This past Sunday we celebrated our 33rd anniversary dinner in the Atrium Plaza amid an outpouring of heartwarming support for the yeshiva. Over 500 participants attended the event, which was distinguished by the moving, personal testimonials of three of our students who shared riveting glimpses of their spiritual journeys.
Dovid Bernal, who embraced Judaism under difficult circumstances, gave a fascinating account of his family’s transition from being devout Christians to observant Jews. Another student, Andrew Waters shared the humorous side of being a baal teshuva, drawing appreciative laughter from the audience as he recalled some of the interesting ups and downs of his shidduch proposals. A third student, Matt Jackson, captivated the audience with some of the challenges and triumphs of his personal saga.
In addition to presenting the awards, the Rosh HaYeshiva, Rabbi Rokowsky, shlita,called upon Yerachmiel Simins, Esq, Chairman of the Board, to update the assembled on exciting developments taking place at Ohr Somayach. The evening ended on a high note as participants left inspired by the mesiras nefesh and dedication of the many friends and supporters that continue the make the Ohr Somayach dream a reality.
The period between Pesach and Shavuos that we are presently experiencing is marked by a dual nature. It is on the one hand celebratory as we count the omer in preparation for receiving the Torah. But it is also characterized by a more somber nature as we observe a period of mourning to recall the tragic deaths of Rabbi Akiva’s 24,000 students. We can only imagine what giants of knowledge and character Rabbi Akiva’s disciples must have been, yet it was during this period leading up to Shavuos, that a devastating plague wiped out the entire group.
The question is what was so unique about these events, as tragic as they were, that justified enshrining them as an integral part of the Jewish calendar? Other tremendous calamities that befell our people of equal or even greater magnitude did not receive the same status as the death of Rabbi Akiva’s 24,000 students.
The Talmud teaches us that the underlying cause for their tragic death was that “they didn’t accord one another sufficient respect.” A serious flaw, certainly, but was it truly so fatal and unforgivable that it triggered such a profound tragedy? How can we fathom this?
The key to understanding this mystery perhaps lies in the most famous of Rabbi Akiva’s teachings, based on a verse in this week’s Torah portion: V’Ahavta L’Reacha K’mocho. Love your fellow as yourself, I am Hashem (chapter 19 verse 18). Rabbi Akiva added to this command his succinct observation that “this is a fundamental principle in the Torah,” meaning that this mitzvah is the foundation upon which rests every other facet of the Torah and all its commandments.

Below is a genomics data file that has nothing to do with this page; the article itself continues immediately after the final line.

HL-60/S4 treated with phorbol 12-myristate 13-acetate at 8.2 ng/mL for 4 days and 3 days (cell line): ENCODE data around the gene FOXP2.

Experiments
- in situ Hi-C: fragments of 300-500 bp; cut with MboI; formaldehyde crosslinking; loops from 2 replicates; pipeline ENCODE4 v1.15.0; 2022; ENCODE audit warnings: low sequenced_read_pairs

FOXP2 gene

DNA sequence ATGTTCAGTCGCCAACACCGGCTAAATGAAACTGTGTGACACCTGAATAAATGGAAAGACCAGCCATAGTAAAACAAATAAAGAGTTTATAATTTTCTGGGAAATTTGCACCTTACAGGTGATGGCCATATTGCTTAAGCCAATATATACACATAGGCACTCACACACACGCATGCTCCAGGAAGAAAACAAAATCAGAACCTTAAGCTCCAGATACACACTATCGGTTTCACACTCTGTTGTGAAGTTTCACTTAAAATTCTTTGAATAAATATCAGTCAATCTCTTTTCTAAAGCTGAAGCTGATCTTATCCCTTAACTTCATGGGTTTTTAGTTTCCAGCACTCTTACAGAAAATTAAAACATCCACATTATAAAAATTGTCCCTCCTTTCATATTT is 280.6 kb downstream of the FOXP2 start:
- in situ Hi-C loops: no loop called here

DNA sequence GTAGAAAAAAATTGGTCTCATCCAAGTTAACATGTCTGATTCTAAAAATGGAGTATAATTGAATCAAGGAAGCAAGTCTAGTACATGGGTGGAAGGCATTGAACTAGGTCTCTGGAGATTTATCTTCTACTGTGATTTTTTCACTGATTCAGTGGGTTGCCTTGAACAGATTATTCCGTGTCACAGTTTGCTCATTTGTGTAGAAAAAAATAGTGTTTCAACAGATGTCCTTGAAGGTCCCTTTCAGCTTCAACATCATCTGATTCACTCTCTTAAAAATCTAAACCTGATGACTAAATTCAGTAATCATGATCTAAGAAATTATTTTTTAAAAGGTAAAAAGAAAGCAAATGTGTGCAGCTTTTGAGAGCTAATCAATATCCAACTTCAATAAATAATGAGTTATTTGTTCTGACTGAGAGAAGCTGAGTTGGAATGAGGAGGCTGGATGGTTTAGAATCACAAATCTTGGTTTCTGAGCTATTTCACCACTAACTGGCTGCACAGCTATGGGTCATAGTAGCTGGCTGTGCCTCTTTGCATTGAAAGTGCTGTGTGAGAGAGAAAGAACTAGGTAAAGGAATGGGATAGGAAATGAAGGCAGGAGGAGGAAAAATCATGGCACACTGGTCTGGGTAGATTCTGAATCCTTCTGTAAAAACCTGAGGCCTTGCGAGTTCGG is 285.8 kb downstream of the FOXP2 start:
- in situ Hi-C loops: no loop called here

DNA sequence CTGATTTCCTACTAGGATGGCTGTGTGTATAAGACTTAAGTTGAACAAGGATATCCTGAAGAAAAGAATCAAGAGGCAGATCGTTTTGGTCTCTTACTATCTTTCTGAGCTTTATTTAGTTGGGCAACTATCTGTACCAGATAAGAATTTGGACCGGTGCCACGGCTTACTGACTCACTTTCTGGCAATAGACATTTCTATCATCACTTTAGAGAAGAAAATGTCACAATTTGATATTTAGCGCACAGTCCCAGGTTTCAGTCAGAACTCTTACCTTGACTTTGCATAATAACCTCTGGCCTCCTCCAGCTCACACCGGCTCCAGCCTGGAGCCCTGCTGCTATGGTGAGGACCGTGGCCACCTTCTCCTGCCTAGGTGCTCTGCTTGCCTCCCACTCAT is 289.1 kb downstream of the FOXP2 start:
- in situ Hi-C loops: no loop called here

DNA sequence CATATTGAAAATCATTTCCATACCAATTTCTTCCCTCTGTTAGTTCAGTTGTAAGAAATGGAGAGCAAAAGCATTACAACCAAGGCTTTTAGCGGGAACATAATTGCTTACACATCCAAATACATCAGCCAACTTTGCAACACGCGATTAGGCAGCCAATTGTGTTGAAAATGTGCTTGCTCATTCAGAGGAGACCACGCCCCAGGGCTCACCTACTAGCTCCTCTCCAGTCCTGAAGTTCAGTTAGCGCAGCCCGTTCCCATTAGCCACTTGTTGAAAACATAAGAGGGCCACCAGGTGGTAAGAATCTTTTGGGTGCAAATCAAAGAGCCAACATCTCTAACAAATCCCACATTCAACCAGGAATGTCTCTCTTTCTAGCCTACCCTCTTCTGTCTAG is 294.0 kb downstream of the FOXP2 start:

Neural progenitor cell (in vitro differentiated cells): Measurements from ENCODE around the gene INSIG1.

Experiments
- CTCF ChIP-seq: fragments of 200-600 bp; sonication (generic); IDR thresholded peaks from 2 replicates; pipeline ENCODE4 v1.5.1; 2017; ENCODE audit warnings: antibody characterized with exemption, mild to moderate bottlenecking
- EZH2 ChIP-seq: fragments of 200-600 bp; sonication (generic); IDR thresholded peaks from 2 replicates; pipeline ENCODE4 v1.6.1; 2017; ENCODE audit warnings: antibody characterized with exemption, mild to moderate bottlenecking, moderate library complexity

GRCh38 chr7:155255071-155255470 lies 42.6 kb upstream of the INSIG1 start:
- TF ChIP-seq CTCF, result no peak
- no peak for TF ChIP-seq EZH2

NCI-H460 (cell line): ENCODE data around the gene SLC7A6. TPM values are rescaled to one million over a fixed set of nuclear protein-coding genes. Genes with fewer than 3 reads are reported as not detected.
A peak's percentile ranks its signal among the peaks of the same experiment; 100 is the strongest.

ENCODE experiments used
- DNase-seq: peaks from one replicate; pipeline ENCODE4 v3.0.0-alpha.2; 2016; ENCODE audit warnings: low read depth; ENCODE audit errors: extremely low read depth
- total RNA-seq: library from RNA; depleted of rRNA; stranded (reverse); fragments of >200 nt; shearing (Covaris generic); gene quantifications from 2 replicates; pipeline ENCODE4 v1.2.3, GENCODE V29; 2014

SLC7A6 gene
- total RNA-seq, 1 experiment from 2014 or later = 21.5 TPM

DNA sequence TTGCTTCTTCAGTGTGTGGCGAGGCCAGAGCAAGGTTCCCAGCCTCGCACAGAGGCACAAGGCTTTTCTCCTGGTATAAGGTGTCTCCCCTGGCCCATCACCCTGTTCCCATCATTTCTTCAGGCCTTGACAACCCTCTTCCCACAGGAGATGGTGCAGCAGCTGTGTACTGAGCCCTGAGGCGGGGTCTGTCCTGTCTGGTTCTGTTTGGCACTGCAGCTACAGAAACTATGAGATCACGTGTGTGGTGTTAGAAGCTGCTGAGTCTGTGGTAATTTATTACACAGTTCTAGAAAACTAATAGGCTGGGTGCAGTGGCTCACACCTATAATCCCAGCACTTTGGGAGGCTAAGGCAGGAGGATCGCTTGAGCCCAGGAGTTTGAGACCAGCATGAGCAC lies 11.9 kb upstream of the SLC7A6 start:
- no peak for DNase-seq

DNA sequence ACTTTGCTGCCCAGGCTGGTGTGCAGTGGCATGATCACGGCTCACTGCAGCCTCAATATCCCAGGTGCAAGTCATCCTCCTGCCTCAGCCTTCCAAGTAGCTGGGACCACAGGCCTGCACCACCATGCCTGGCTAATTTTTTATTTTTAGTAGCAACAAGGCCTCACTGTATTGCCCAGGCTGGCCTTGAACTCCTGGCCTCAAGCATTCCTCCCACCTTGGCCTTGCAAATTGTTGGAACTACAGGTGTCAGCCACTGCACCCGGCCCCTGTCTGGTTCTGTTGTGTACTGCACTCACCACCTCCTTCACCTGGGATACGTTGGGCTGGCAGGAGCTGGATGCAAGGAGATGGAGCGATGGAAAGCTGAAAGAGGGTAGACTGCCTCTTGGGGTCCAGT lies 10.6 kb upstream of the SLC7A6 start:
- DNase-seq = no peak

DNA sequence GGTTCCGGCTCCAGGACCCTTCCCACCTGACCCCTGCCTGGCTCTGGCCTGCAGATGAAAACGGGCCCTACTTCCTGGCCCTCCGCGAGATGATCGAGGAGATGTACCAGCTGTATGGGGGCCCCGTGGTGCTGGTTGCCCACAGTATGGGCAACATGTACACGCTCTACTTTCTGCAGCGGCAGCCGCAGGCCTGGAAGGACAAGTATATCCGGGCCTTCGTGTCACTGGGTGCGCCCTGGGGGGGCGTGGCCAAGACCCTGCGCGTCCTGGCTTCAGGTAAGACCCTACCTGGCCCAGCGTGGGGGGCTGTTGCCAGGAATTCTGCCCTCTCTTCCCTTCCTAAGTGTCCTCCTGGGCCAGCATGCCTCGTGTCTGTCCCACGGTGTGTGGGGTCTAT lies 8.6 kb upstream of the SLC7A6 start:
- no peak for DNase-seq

The challenge facing the students of Rabbi Akiva was not a simple one. Our sages make a trenchant observation about human nature. “As different as each face is from another, so too do people’s minds and attitudes differ.” The great Kotzker Rebbe observed that the comparison between facial appearances and opinions is instructive. For just as it would not be reasonable to expect uniformity of facial appearances, it is equally unreasonable to expect uniformity of thought and attitudes. We are all different and should be expected to express these differences in our approach to life.
Thus, when the 24,000 students of Rabbi Akiva studied his teachings, the result was 24,000 different nuances of understanding. Instinctively, based on our own instinctive self-regard, we each tend to favor our own ideas over those of our peers. Once I have formulated an opinion it becomes difficult to fully appreciate and respect another’s approach. But the disciples of Rabbi Akiva were expected to live in accordance with his quintessential teaching; to love another as one loves himself and to respect one another’s interpretation as if it were their own.
When they failed in this test, it revealed in their makeup a fatal flaw. Rabbi Akiva’s students were meant to be models for all future generations, yet there was a fissure in the foundation. Over time this hairline crack would grow to undermine the Jewish people’s essence, the love and respect for one another that mirrors Hashem’s love for us. These students did not have what it would take to ensure that the Torah would be transmitted in all its purity to future generations.
It is critical that we observe the lesson of this tragedy as we journey out of Egypt and prepare ourselves to receive Hashem’s Torah. When we love ourselves and see our own vision and understanding as the only right way, we find it difficult to appreciate others and see things from their perspective. It is only when we truly love and endorse others on the same plane as we endorse ourselves that we can transcend our ego-centered vision and be prepared to internalize the Torahs truths.
By bonding with our fellow Jews and recognizing we all emanate from one source, the Heavenly throne, then we can be truly one with Hashem and fully absorb the infinite wisdom that is contained within His holy Torah.
Wishing you a wonderful Shabbos,
Rabbi Naftali Reich Text Copyright © 2012 by Rabbi Naftali Reich and Torah.org.
Rabbi Reich is on the faculty of the Ohr Somayach Tanenbaum Education Center.